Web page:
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  #61  
Old 11-14-2012, 09:14 AM
Smallaxe Smallaxe is offline
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Originally Posted by Smallaxe View Post
When people talk about N being applied and then considering it all used up, like a dog licking his bowl clean, I consider that the concept of soil fertility gets lost...

Right now, the surfaces of the lawns turn solid every nite and some shaded areas stay solid, but the grass is still green, though not very britely colored green...

Let's say that the time release prills were applied at the beginning of October but becuz it was so dry, the prills were still in visible form 2 weeks ago when frosts were becoming common, but no freezeups...

How much of that N likely got used in this scenario??? My personal opinion is that since there was very little greenup after the rains started, that the N never really did get used much and now that the ground is frozen, there is very little chance that the 1 pound of N will even be used...
How does that line up with the threory???
This article covers many of the same ideas and once the adjustment from Ohio to WI is made, it does seem to agree with FD's original thought processes...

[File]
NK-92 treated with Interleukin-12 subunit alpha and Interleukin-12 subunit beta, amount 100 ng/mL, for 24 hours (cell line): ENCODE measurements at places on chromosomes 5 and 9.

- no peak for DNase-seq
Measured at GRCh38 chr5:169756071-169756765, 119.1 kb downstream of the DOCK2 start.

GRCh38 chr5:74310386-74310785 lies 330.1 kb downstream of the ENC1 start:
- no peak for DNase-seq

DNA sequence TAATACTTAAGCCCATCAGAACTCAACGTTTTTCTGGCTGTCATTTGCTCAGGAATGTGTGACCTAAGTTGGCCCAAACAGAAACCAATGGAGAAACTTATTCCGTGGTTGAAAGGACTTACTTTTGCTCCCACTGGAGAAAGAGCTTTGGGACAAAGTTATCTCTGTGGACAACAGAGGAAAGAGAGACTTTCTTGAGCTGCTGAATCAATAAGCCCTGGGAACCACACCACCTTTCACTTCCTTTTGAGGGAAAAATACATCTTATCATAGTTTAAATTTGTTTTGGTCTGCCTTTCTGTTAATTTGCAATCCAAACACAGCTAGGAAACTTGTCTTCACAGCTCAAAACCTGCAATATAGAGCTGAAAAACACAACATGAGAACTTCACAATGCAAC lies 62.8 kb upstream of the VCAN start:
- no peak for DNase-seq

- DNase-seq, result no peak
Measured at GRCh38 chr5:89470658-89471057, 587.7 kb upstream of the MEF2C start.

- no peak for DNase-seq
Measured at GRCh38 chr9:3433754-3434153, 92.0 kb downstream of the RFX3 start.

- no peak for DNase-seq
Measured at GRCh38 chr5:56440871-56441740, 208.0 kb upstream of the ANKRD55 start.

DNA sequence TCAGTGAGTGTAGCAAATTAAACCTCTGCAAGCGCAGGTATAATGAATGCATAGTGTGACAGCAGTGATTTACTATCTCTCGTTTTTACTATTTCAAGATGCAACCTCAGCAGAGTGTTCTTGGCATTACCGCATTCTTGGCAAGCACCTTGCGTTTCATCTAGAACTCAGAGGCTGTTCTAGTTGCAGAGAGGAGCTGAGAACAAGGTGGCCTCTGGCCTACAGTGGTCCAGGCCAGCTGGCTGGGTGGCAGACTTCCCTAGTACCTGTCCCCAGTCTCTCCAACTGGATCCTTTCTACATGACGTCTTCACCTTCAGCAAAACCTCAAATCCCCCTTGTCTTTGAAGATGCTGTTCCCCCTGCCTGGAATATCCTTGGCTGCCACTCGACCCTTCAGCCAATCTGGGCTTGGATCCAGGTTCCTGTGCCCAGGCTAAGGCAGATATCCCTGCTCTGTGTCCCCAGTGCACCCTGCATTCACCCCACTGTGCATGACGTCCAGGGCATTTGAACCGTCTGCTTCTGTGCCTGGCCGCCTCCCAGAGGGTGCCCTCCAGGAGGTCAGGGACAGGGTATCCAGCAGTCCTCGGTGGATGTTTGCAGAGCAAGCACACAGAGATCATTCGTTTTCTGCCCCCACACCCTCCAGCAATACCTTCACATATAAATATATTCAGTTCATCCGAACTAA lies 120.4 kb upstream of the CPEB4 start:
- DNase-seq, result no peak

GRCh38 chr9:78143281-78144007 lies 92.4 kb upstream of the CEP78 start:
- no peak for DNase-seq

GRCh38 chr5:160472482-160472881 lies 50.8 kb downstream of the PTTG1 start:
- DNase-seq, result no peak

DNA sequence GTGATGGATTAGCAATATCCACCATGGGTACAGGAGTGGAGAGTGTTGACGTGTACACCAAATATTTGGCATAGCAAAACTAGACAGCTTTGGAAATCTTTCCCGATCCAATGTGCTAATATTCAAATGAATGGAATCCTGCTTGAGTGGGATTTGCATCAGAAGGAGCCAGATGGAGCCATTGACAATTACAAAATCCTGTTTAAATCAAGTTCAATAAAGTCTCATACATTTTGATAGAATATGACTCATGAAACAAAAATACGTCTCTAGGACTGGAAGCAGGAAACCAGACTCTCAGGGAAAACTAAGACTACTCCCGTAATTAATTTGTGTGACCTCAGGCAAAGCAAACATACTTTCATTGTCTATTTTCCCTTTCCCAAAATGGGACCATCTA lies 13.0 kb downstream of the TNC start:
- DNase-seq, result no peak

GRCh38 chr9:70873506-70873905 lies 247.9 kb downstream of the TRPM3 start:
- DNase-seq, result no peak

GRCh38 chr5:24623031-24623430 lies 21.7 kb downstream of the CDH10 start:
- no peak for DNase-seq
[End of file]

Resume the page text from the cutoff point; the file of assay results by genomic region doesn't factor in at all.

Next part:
The real question is, How Much??? N is being used as the soils chill down???
http://turfdisease.osu.edu/turf-disease-updates/benefits-late-fall-fertilization
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Now that I know that clay's texture(platelets) has nothing to do with water infiltration, percolation, or drainage
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  #62  
Old 11-14-2012, 02:20 PM
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Groomer Groomer is online now
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Quote:
Originally Posted by Skipster View Post
I've known Doug for quite a while. His major professor was my college roomate. Anyhow, these recommendations aren't much different from Wayne Kussow's recommendations in the 1970s. They differ a little from other research sites only in timing, such that it gets cold earlier in Madison than it does in Columbus.

But, you'll have to read their research paper. I don't agree with the controlled release source, though, because all controlled release sources are tied back to temperature -- either microbially degraded (the speed of which depends in part on temperature) or is totally temperature dependent. So, you put this fertilizer product in the environment without release, so it is subject to all sorts of different fates, including runoff loss. Since none of your fert will release from controlled release sources in the winter and could be lost ro runoff, I would just save that fert until spring.

Also, fall fert doesn't create carbohydrates in roots directly. Fall applied N allows chlorophyll to be regenerated at higher rates than no N, and it is the chlorophyll that makes the carbohydrates through the photosynthesis process. Remember, grasses in the upper midwest (WI, MN) are typically photosynthetically active until covered with snow.